The US Commodities Futures Trading Commission (CFTC) helped bring a fraud case to court, hoping to both assist in its ultimate prosecution and establish precedent. The New York Eastern District Court decided in the CFTC’s favor, ending in a combined over $1.1 million decision in fines and restitution. It also established the regulator as having jurisdiction over cryptocurrencies.
Also read: China Continues Crackdown: No Hotels, Malls, Offices Used as Crypto Venues
CFTC Wins Precedent Setting Case to Regulate Crypto
It’s rare a legal case accomplishes two firsts. In the proceedings taken against Patrick K. McDonnell, Cabbage Tech, and Coin Drop Markets, the New York Eastern District Court decided to not only rule against the defendant, but also wound up establishing standing for US regulator Commodities Futures Trading Commission (CFTC).
Until the decision handed down on August 23rd, 2018 in a 139-page Memorandum, it was assumed the Securities and Exchange Commission (SEC) would be the lone regulator when it came to cryptocurrencies in the US. As a result, part of the case involved the CFTC arguing for its jurisdiction when it came to crypto scams in general.
In what amounts to a permanent injunction, the defendant was ordered to pay more than a quarter million dollars in victim restitution along with a fine of more than $800,000, bringing the grand total to more than $1.1 million.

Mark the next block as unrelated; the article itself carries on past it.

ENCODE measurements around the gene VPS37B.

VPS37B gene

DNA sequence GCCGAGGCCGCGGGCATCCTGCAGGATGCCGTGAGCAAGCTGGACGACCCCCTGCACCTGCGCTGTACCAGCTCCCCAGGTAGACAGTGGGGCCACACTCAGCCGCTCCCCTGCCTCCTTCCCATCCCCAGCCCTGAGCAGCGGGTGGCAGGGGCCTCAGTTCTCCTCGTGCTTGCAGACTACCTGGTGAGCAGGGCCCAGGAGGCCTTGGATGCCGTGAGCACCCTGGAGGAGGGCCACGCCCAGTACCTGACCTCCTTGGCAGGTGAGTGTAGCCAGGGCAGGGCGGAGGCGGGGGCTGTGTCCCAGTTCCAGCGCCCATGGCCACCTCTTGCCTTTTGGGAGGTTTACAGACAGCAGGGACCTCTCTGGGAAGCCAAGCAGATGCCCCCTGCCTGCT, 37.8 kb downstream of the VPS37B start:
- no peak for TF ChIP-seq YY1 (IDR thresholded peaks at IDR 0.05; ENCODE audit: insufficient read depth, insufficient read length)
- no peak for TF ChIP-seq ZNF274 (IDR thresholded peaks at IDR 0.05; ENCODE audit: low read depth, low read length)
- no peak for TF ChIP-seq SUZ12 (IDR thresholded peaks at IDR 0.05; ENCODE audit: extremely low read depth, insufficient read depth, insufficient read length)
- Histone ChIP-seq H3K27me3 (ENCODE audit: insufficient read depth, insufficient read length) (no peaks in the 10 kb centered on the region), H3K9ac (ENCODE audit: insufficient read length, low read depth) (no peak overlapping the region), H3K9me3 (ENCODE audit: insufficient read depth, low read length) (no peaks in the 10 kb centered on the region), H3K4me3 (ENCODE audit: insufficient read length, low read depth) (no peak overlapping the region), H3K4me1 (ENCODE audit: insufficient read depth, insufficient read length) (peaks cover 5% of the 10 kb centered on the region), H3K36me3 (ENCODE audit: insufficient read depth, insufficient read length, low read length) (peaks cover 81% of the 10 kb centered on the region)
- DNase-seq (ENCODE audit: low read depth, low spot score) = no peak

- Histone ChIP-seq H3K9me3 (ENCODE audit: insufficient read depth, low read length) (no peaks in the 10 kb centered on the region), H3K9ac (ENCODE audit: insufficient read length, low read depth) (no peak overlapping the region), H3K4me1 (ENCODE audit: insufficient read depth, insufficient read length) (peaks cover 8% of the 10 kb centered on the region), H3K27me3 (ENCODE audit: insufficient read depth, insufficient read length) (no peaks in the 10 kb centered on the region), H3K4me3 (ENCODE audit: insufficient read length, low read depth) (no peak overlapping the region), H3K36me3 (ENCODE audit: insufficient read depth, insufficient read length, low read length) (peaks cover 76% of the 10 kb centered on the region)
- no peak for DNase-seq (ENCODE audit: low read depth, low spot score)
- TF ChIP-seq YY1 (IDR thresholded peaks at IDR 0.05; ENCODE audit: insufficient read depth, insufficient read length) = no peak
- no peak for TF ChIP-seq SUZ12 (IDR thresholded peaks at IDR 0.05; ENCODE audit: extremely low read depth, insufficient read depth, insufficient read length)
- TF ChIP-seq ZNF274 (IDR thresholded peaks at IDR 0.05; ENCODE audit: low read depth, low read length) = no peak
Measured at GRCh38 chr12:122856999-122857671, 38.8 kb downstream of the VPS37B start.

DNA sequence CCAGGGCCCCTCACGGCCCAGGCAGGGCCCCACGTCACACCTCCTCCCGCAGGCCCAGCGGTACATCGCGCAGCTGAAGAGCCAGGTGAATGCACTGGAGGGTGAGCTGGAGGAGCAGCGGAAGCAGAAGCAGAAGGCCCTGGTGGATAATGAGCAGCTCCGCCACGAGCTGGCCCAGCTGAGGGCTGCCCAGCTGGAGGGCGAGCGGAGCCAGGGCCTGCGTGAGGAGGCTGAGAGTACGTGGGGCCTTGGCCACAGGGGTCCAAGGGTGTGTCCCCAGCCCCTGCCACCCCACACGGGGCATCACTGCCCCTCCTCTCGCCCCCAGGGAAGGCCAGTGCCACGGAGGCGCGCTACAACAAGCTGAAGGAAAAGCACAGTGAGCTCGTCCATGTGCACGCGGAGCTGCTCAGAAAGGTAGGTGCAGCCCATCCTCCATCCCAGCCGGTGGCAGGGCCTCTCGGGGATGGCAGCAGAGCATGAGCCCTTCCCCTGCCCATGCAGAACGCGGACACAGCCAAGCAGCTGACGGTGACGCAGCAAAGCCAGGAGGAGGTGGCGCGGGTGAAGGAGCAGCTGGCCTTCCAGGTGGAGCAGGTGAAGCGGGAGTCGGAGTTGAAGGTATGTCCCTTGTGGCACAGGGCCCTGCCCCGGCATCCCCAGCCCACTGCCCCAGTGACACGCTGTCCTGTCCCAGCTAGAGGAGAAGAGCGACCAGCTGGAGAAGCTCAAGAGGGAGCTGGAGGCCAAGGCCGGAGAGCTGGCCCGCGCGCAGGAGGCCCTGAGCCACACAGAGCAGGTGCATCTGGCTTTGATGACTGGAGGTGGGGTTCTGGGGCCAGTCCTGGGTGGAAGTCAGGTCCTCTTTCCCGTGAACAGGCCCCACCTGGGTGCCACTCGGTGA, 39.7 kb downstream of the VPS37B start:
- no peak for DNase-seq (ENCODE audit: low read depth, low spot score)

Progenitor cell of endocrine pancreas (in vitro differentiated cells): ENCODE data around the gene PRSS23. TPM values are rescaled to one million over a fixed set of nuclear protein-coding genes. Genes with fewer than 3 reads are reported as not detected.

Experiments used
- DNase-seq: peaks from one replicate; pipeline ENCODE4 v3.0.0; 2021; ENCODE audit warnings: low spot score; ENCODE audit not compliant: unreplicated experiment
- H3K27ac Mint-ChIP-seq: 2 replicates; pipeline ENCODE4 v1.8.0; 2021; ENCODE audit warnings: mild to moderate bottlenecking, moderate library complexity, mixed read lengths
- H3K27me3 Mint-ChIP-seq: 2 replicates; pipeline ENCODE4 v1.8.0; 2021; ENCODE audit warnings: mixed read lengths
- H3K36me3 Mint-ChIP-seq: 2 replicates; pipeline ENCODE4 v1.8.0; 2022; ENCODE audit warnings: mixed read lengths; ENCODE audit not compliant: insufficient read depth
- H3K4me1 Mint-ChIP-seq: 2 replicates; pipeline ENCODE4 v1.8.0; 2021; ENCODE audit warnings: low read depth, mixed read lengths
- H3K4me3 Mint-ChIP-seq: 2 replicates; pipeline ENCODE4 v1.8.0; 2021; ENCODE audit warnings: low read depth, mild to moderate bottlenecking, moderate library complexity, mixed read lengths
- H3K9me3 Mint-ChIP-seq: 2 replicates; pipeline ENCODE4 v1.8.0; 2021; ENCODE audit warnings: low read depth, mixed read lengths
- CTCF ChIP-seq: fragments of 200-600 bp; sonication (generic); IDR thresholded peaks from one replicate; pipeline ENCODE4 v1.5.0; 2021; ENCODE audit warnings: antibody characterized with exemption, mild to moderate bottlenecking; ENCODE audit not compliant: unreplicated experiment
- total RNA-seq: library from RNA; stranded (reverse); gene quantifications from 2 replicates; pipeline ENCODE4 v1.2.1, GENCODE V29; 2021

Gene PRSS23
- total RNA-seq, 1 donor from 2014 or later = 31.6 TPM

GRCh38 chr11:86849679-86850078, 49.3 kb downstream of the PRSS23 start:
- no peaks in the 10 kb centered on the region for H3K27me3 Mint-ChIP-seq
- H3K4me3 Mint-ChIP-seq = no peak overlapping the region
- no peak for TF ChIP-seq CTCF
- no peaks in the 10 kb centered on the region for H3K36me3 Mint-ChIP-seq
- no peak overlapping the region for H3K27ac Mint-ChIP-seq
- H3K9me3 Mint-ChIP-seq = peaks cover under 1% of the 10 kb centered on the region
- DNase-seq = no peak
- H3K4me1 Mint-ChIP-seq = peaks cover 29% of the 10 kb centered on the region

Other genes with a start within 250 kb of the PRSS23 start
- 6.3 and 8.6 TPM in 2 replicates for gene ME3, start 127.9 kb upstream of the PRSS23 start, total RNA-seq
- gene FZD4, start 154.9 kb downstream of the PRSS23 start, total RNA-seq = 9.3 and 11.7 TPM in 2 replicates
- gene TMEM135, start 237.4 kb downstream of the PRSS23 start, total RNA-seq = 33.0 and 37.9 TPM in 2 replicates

It was alleged during the first six months of 2017, the defendants fraudulently lured victims into believing they were purchasing and trading under the expert advice of Mr. McDonnell and Cabbage Tech. Evidently, Mr. McDonnell was listed as Chief Technology Officer, insisting he and Cabbage Tech had offices in places such as Wall Street, among other falsehoods about the company’s infrastructure, prosecutors claim.
Investigations revealed the company was a one man enterprise operated from Mr. McDonnell’s home. By summer of last year, the company’s website posted about being hacked, and declared it would suspend all activity. Not long after, the website and its chatroom, along with social media accounts, had been shuttered. Customers were left to wonder. By the beginning of this year, the CFTC charged defendants with “a deceptive and fraudulent virtual currency scheme for purported virtual currency trading advice; for virtual currency purchases and trading misappropriated [investor] funds.”
Though the CFTC prevailed, Mr. McDonnell maintained he was the subject of a political prosecution. As he explained to news.Bitcoin.com just a few months ago, he believed the “CFTC was grandstanding in Washington just weeks later of the complaint asking for a budget increase and pointing at their most recent ‘cryptocurrency’ enforcement. Much of this will come to light throughout the trial and you will see the CFTC was reckless in an attempt to force regulation. They needed something to point at,” Mr. McDonnell complained.
Is having the SEC and now the CFTC going after crypto scams a good thing? Share your thoughts in the comments section below.
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